By Jordan Lane Gilmore, Advisory Board Member, Water Innovations Alliance Foundation
and Vincent Caprio, Executive Director, Water Innovations Alliance Foundation for GE’s Our Water Counts blog, Water Wise

My experience in water well projects and research in SE Asia over the last few years have lead me to conclude that there is a major lack of information around water withdrawals in India and a need for openness in regard to alternative models for water infrastructure development, particularly in rural India. As water access is a fundamental building block for all development, especially in agrarian societies, it is in the interest of stakeholders to think specifically and critically about planning strategies that are suited for projected growth.  If limited water resources and the underlying ecological systems are not safeguarded, current agricultural practices will undermine food security.[1]  In India, groundwater (the overwhelmingly primary source of water for agriculture) depletion rates are estimated to be dangerously high and the quality of surface water is very poor.

groundwater withdrawl chart








Right now, there is no real indication of industry being united on a long term approach to alleviate the tremendous pressure put on water resources. This is not to say many companies do not recognize the problem and/or are doing little about it. They do quite a lot. But they could do much more and could target their efforts more directly at the strategic planning of infrastructure. Many of the majors have environmentally conscious practices in place and CSR programs, which are growing. They include programs like rainwater harvesting, advanced land cultivation, fodder preservation schemes, sericulture and water recycling programs, education centers, adult literacy programs and credit schemes.[2] Unilever farmers, for example, are required to apply techniques that are “appropriate to the amount of water available and according to local conditions so that capacity is not exceeded”.[3]

But what are these companies doing to contribute to the knowledge of that capacity (water availability) and local conditions?  Since they operate across many watershed areas and draw from the resource spanning across many state and other institutionalized boundaries, what are they doing to improve our understanding of watershed and larger system wide dynamics? Many states have identified a lack of adequate monitoring as a significant problem that prevents proper management. FSG reports on a broad lack of impact assessment in this area.[4]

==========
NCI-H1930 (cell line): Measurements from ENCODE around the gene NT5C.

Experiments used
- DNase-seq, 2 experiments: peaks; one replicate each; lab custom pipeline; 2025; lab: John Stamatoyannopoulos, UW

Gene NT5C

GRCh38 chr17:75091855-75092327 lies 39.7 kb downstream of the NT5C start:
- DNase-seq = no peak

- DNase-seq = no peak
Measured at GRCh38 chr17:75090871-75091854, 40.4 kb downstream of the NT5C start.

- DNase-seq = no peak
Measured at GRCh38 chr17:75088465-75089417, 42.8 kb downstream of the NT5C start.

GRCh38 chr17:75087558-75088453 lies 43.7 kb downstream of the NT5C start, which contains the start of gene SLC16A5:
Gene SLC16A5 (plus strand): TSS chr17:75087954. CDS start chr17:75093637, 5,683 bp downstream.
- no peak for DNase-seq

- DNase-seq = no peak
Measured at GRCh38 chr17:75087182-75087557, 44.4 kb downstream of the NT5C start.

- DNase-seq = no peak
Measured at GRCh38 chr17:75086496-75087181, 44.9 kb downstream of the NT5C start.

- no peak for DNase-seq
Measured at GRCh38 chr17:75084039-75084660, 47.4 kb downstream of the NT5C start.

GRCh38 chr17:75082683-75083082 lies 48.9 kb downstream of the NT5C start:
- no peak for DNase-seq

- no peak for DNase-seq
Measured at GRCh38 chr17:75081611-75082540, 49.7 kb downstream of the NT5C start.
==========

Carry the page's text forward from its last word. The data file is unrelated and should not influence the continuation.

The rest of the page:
So, how is industry leveraging the robust information technology infrastructure already in India to modernize assessment and management? In Brazil, Unilever farmers use high tech monitoring devices to make irrigation and fertilizing processes more efficient, so much that they have cut their use in half for tomato crops.  This says little, however, about the tech deployment in India, and even less about the upstream processes, i.e. the initial withdrawals from groundwater. Dupont has made use of GPS technology to increase yields with fewer inputs, but we can only infer so much toward the assessment of ecosystem wide impacts, which is very much in the company’s self-interest. Dupont confirms the need of its farmers for access tools enabled by the integration of mobile and information technology resources.[5]

groundwater irrigating chart








There is a very real opportunity to improve the understanding of the rate of withdrawals and the status and of water resources by leveraging mobile technology and information services. Companies like WellDone are showing us how a device simpler than the technology of a flip-phone can be adapted to sensors and attached to a wellhead to measure the flow of water being withdrawn from aquifers (and ideally, down the road, test the quality).

So, the question is – would Ag companies not benefit from better quality data and real time information around the withdrawal of water from the source? A technology that measures extraction and can be implemented widely is available and fairly inexpensive.  If these companies want to enable better management while increasing information flow to their stakeholders, it might behoove them to consider taking advantage of the mobile infrastructure largely in place.

This would represent a step toward much needed monitoring and the benefits to management have tremendous potential.  Consider for a moment the alleviation of health problems related to water resource exhaustion. Diarrheal disease, relating to poor water access and quality, kills more children under-5 years of age than AIDS, malaria & measles combined.

Million death chart








Improved management based on strong assessment of groundwater resource capacity translates into improved (more efficient) distribution of water and will likely present smarter models for water infrastructure development (that go against antiquated models that entrench industry into larger and more costly infrastructure projects).  From a PR and CSR perspective alone, this translates into smart planning that engages and empowers stakeholders on a modern approach to infrastructure development.

[1] UNEP 2012
[2] School of Doctoral Studies (European Union) Journal 2010
[3] Unilever 2009
[4] Australian Centre for International Agriculture Research 2012
[5] Dupont Agriculture 2012